Is entering kindergarten for the first time a scary and thrilling prospect for your child? Here's an activity that gives your child a way to articulate his thoughts about the new school year. Create a back to school journal! Decorate and personalize a notebook, then set aside time once or twice a week to discuss and write down the questions and feelings your child has about school.
Aside from reinforcing reading and writing skills, you'll be getting the chance to openly communicate with your child. And by letting him jot down his fears, hopes, and expectations, he'll be practicing a positive method of self-expression that he can use in years to come. Plus, you'll have a keepsake that will last forever!
What You Do:
- Write 10 to 20 questions for your child to answer on slips of paper, and place in a small paper bag. Remember, you want to explore his feelings and help him understand what to expect. Some sample questions:
- What do you think the first day of school will be like?
- What do you think you will learn this year?
- What is one thing you would like to do this year?
- What is one thing you would like to learn in school this year?
- Will mommy be driving you to school, or will you take the bus?
- About 3 weeks before school starts, help your child select an appropriate yet snazzy notebook to use as a journal. Encourage him to decorate it with markers and his favorite art and stickers.
- Select a time of day, once or twice a week in which your house is relatively peaceful. Set 10 minutes aside as “official” journaling time.
- At the start of each journaling session, begin by helping your child write his name, the day of week, and date at the top of the page.
- Ask your child to choose 2 to 3 questions from the bag, leaving the others as a special surprise for next time.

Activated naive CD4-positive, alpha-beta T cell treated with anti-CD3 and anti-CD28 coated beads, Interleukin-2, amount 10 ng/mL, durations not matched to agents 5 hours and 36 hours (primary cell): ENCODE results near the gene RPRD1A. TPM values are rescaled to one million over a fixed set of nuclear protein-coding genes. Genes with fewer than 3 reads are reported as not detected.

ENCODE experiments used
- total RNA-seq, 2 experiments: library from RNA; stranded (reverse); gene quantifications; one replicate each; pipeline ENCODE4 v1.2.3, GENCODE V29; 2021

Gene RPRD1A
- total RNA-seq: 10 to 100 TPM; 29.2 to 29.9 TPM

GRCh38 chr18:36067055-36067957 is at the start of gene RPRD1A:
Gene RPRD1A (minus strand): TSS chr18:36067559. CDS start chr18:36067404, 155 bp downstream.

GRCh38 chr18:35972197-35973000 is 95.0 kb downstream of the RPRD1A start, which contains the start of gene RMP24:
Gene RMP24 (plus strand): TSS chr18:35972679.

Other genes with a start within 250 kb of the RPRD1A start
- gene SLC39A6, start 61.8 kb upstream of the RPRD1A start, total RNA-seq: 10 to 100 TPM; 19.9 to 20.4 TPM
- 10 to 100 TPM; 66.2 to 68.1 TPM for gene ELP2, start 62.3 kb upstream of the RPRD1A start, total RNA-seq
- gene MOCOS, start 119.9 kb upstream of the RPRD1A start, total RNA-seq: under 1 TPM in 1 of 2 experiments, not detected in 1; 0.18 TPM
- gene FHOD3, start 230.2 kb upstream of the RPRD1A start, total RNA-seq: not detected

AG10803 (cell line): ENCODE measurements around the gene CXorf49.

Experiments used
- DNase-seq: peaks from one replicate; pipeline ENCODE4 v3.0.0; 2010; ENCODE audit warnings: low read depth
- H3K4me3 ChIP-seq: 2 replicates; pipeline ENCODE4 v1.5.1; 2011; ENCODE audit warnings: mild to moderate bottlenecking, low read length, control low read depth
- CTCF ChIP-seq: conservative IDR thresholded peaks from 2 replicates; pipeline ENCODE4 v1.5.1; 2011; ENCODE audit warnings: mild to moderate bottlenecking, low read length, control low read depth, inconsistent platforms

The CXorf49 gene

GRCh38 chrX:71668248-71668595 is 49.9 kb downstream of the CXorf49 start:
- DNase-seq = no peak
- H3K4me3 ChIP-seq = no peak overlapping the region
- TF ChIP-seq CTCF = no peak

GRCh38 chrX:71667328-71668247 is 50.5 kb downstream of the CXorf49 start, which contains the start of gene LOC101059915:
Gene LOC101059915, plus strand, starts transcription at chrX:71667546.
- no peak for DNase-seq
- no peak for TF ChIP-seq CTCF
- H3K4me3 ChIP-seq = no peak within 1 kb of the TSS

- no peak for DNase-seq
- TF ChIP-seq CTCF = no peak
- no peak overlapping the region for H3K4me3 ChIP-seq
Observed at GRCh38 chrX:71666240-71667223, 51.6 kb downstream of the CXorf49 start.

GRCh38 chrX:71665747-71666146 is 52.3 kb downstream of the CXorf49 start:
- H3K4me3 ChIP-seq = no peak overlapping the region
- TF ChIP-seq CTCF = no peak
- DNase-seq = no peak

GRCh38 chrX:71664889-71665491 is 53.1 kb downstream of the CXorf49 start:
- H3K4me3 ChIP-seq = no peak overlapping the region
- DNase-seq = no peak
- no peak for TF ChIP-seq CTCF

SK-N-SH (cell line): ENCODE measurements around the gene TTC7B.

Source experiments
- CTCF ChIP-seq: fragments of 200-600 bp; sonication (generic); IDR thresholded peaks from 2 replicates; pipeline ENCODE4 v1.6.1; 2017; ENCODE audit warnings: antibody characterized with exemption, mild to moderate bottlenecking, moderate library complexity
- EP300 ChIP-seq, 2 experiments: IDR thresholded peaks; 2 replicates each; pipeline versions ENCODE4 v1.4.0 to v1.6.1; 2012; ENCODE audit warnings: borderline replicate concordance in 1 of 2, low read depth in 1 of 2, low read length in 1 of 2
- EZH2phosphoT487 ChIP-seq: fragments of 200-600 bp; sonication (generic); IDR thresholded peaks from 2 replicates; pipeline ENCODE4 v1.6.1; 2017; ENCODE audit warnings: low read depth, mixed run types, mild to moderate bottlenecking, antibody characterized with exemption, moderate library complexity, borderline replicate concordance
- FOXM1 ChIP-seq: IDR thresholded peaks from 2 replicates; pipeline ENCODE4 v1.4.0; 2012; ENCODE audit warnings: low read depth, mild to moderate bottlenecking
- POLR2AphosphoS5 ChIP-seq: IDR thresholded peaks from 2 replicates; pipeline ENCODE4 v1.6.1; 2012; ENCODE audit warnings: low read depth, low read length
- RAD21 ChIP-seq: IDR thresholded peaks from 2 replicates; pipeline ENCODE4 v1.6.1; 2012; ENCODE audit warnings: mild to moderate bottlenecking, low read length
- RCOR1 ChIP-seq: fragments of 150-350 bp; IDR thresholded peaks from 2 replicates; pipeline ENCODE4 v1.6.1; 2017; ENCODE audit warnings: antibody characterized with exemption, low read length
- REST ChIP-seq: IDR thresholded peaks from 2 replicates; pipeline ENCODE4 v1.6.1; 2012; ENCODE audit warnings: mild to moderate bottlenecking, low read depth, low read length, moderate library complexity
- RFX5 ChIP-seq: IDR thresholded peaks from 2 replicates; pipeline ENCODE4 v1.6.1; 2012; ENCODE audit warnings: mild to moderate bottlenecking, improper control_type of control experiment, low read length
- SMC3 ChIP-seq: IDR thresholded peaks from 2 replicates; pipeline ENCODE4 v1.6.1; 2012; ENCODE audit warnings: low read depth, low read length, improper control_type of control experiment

- Read and discuss one question together. Talk about his thoughts, encouraging questions and gently dispelling any myths.
- Have your child tape the question in his journal, and then help him record his answer below it. It's unlikely that your child will be able to write much himself, but you can record his answers for him, and let him help with pictures or new words he'd like to add.
- Repeat this process for each question.
- Optional: Make his favorite snack and special “journaling juice” during this time, and hang a sign on the door that says “Do Not Disturb, Journaling Time!”
While you’ll do most of the writing, encourage him to practice forming letters, learn new words and express himself by drawing pictures. When school starts, tuck the journal away for safe-keeping and revisit it once he's had a few months of school under his belt. Or continue the journaling process even after the school year begins.
If he likes journaling, you can even make this an annual tradition and have him write at summer's end about what he looks forward to and what he wishes might happen in the upcoming year.